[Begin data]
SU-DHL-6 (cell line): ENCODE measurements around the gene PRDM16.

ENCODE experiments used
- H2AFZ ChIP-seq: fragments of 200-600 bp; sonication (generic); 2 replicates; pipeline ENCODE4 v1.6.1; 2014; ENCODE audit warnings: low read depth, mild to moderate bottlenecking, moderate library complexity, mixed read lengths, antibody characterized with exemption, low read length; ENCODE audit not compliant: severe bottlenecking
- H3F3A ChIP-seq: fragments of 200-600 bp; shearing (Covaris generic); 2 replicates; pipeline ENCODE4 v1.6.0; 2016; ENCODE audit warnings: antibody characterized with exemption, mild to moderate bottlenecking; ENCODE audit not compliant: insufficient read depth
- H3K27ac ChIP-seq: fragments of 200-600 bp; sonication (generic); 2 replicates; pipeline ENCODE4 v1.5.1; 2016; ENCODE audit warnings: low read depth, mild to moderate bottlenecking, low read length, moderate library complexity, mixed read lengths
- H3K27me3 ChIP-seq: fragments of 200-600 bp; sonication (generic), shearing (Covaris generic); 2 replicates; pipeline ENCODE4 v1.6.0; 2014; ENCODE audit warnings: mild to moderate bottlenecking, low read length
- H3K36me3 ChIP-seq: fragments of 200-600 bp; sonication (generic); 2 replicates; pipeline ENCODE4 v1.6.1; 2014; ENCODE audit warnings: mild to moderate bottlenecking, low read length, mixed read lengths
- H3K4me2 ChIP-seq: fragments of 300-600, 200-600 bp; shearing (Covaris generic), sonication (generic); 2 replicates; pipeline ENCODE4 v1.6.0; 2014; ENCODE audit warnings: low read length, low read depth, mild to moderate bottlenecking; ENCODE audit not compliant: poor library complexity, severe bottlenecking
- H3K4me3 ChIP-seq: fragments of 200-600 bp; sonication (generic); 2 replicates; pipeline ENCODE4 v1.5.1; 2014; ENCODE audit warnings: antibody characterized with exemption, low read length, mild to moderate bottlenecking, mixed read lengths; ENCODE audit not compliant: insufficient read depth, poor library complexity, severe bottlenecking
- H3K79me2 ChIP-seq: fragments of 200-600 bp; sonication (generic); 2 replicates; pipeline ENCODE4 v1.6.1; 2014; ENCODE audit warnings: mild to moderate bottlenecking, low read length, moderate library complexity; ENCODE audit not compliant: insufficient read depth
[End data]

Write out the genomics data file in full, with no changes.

SU-DHL-6 (cell line): ENCODE measurements around the gene PRDM16.

ENCODE experiments used
- H2AFZ ChIP-seq: fragments of 200-600 bp; sonication (generic); 2 replicates; pipeline ENCODE4 v1.6.1; 2014; ENCODE audit warnings: low read depth, mild to moderate bottlenecking, moderate library complexity, mixed read lengths, antibody characterized with exemption, low read length; ENCODE audit not compliant: severe bottlenecking
- H3F3A ChIP-seq: fragments of 200-600 bp; shearing (Covaris generic); 2 replicates; pipeline ENCODE4 v1.6.0; 2016; ENCODE audit warnings: antibody characterized with exemption, mild to moderate bottlenecking; ENCODE audit not compliant: insufficient read depth
- H3K27ac ChIP-seq: fragments of 200-600 bp; sonication (generic); 2 replicates; pipeline ENCODE4 v1.5.1; 2016; ENCODE audit warnings: low read depth, mild to moderate bottlenecking, low read length, moderate library complexity, mixed read lengths
- H3K27me3 ChIP-seq: fragments of 200-600 bp; sonication (generic), shearing (Covaris generic); 2 replicates; pipeline ENCODE4 v1.6.0; 2014; ENCODE audit warnings: mild to moderate bottlenecking, low read length
- H3K36me3 ChIP-seq: fragments of 200-600 bp; sonication (generic); 2 replicates; pipeline ENCODE4 v1.6.1; 2014; ENCODE audit warnings: mild to moderate bottlenecking, low read length, mixed read lengths
- H3K4me2 ChIP-seq: fragments of 300-600, 200-600 bp; shearing (Covaris generic), sonication (generic); 2 replicates; pipeline ENCODE4 v1.6.0; 2014; ENCODE audit warnings: low read length, low read depth, mild to moderate bottlenecking; ENCODE audit not compliant: poor library complexity, severe bottlenecking
- H3K4me3 ChIP-seq: fragments of 200-600 bp; sonication (generic); 2 replicates; pipeline ENCODE4 v1.5.1; 2014; ENCODE audit warnings: antibody characterized with exemption, low read length, mild to moderate bottlenecking, mixed read lengths; ENCODE audit not compliant: insufficient read depth, poor library complexity, severe bottlenecking
- H3K79me2 ChIP-seq: fragments of 200-600 bp; sonication (generic); 2 replicates; pipeline ENCODE4 v1.6.1; 2014; ENCODE audit warnings: mild to moderate bottlenecking, low read length, moderate library complexity; ENCODE audit not compliant: insufficient read depth